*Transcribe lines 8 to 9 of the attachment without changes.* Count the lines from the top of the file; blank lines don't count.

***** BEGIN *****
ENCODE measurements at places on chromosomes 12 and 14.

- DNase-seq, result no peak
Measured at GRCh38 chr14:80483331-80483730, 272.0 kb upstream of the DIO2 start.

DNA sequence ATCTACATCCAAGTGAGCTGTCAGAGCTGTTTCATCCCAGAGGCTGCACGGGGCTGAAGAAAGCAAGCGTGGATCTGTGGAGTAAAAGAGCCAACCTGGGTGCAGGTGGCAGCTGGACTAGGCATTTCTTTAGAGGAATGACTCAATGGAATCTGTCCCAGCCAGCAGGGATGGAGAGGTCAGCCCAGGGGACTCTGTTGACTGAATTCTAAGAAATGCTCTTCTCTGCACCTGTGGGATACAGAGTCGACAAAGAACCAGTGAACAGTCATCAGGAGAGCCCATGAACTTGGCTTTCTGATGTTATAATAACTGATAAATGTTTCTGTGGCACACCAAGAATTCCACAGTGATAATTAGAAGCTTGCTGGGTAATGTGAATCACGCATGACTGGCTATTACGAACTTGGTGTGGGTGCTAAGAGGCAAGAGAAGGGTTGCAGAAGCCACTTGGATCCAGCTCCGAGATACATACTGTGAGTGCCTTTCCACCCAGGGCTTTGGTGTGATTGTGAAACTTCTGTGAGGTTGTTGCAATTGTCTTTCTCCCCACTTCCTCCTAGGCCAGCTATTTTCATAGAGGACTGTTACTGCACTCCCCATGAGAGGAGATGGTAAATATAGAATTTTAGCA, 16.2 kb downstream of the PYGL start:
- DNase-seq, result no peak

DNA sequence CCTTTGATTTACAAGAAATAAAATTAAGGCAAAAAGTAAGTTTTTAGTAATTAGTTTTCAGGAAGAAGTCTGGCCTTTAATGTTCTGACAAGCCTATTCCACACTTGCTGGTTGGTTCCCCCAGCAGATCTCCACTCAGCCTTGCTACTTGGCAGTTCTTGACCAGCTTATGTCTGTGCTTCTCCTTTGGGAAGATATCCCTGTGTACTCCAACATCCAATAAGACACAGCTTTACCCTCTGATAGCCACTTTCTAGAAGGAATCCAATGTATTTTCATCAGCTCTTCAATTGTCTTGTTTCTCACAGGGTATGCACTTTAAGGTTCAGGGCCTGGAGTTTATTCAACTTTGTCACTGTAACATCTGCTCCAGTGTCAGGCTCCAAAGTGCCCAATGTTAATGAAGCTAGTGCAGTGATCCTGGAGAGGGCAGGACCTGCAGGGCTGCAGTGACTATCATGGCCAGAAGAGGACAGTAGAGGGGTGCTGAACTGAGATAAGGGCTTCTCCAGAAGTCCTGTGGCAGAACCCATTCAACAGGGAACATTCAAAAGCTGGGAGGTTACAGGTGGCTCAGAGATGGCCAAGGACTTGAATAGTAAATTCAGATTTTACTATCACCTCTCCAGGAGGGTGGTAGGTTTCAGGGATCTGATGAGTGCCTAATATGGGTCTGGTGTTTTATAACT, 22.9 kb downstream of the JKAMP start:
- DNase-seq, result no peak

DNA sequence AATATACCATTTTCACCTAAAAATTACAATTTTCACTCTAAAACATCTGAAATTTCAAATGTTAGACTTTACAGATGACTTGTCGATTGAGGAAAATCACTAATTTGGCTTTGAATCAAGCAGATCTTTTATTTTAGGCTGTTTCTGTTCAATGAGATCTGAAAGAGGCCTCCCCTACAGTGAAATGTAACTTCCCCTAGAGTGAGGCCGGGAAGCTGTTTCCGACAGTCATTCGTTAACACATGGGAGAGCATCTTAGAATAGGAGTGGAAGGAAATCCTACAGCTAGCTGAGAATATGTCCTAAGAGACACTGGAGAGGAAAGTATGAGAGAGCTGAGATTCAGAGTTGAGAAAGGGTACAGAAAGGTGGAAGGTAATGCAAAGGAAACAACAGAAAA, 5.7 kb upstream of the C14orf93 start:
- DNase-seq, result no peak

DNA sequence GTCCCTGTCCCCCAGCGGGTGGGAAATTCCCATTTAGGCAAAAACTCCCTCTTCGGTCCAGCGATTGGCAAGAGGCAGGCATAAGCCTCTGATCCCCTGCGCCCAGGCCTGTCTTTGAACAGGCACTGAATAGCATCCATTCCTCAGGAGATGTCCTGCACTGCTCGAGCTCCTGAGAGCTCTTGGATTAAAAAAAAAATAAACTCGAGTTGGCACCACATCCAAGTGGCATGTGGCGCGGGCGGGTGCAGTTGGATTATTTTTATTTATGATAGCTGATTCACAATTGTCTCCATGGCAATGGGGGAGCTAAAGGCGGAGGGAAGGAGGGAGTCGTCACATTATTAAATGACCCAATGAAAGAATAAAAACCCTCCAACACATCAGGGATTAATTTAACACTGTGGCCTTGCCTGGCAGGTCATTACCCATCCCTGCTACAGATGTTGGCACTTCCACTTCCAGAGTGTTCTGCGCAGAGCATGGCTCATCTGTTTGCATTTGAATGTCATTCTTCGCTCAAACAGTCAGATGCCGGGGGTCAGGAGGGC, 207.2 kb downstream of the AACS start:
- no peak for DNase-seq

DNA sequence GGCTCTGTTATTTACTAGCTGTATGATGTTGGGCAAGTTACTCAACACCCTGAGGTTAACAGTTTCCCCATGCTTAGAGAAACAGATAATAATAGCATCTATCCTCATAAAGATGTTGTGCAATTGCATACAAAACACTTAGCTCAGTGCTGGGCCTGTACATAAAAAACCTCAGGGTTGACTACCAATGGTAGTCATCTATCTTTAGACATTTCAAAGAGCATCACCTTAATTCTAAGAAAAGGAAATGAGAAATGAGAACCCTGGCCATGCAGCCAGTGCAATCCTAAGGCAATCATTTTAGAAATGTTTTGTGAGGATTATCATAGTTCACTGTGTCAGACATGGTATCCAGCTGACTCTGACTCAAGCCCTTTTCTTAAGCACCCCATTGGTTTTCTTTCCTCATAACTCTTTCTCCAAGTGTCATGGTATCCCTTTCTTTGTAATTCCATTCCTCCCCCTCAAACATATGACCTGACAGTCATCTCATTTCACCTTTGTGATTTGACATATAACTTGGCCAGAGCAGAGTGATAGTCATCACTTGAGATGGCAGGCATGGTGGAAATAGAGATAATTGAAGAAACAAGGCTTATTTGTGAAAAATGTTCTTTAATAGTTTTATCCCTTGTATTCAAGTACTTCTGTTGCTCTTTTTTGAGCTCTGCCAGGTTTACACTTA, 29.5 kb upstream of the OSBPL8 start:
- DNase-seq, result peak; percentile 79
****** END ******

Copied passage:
DNA sequence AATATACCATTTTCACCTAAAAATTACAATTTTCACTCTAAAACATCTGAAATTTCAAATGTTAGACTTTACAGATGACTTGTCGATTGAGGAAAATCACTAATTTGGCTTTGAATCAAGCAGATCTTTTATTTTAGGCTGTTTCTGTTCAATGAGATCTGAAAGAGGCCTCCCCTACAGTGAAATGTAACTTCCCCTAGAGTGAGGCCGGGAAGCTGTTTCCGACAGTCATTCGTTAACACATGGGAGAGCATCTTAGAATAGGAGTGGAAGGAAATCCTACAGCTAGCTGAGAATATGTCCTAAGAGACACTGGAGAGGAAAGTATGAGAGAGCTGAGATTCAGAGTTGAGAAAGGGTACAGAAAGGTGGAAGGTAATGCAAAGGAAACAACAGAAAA, 5.7 kb upstream of the C14orf93 start:
- DNase-seq, result no peak